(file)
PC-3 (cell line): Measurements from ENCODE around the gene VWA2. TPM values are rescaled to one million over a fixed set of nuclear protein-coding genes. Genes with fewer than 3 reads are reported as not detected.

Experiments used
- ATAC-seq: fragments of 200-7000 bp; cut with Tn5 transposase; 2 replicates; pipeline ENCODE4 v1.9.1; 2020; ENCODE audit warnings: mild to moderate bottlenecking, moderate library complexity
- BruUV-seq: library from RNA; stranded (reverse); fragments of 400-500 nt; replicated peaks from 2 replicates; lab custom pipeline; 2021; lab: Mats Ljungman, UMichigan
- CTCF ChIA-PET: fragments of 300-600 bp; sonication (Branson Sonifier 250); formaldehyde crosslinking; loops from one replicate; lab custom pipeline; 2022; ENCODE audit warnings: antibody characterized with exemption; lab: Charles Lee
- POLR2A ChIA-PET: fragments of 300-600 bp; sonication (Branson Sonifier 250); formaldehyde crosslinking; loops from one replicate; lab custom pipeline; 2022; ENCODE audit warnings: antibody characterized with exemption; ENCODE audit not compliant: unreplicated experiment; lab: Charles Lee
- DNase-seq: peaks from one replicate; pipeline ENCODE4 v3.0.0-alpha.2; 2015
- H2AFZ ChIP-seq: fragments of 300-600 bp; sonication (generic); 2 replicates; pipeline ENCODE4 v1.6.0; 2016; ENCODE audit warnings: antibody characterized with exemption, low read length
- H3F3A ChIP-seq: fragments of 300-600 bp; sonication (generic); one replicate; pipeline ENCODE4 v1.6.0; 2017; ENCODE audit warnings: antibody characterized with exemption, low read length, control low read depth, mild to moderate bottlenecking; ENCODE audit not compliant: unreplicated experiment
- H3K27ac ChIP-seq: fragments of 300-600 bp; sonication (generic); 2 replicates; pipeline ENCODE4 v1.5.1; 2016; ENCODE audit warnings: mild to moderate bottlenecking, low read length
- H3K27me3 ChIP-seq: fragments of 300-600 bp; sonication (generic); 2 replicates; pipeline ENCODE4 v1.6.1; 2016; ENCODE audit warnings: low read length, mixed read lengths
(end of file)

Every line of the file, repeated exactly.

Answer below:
PC-3 (cell line): Measurements from ENCODE around the gene VWA2. TPM values are rescaled to one million over a fixed set of nuclear protein-coding genes. Genes with fewer than 3 reads are reported as not detected.

Experiments used
- ATAC-seq: fragments of 200-7000 bp; cut with Tn5 transposase; 2 replicates; pipeline ENCODE4 v1.9.1; 2020; ENCODE audit warnings: mild to moderate bottlenecking, moderate library complexity
- BruUV-seq: library from RNA; stranded (reverse); fragments of 400-500 nt; replicated peaks from 2 replicates; lab custom pipeline; 2021; lab: Mats Ljungman, UMichigan
- CTCF ChIA-PET: fragments of 300-600 bp; sonication (Branson Sonifier 250); formaldehyde crosslinking; loops from one replicate; lab custom pipeline; 2022; ENCODE audit warnings: antibody characterized with exemption; lab: Charles Lee
- POLR2A ChIA-PET: fragments of 300-600 bp; sonication (Branson Sonifier 250); formaldehyde crosslinking; loops from one replicate; lab custom pipeline; 2022; ENCODE audit warnings: antibody characterized with exemption; ENCODE audit not compliant: unreplicated experiment; lab: Charles Lee
- DNase-seq: peaks from one replicate; pipeline ENCODE4 v3.0.0-alpha.2; 2015
- H2AFZ ChIP-seq: fragments of 300-600 bp; sonication (generic); 2 replicates; pipeline ENCODE4 v1.6.0; 2016; ENCODE audit warnings: antibody characterized with exemption, low read length
- H3F3A ChIP-seq: fragments of 300-600 bp; sonication (generic); one replicate; pipeline ENCODE4 v1.6.0; 2017; ENCODE audit warnings: antibody characterized with exemption, low read length, control low read depth, mild to moderate bottlenecking; ENCODE audit not compliant: unreplicated experiment
- H3K27ac ChIP-seq: fragments of 300-600 bp; sonication (generic); 2 replicates; pipeline ENCODE4 v1.5.1; 2016; ENCODE audit warnings: mild to moderate bottlenecking, low read length
- H3K27me3 ChIP-seq: fragments of 300-600 bp; sonication (generic); 2 replicates; pipeline ENCODE4 v1.6.1; 2016; ENCODE audit warnings: low read length, mixed read lengths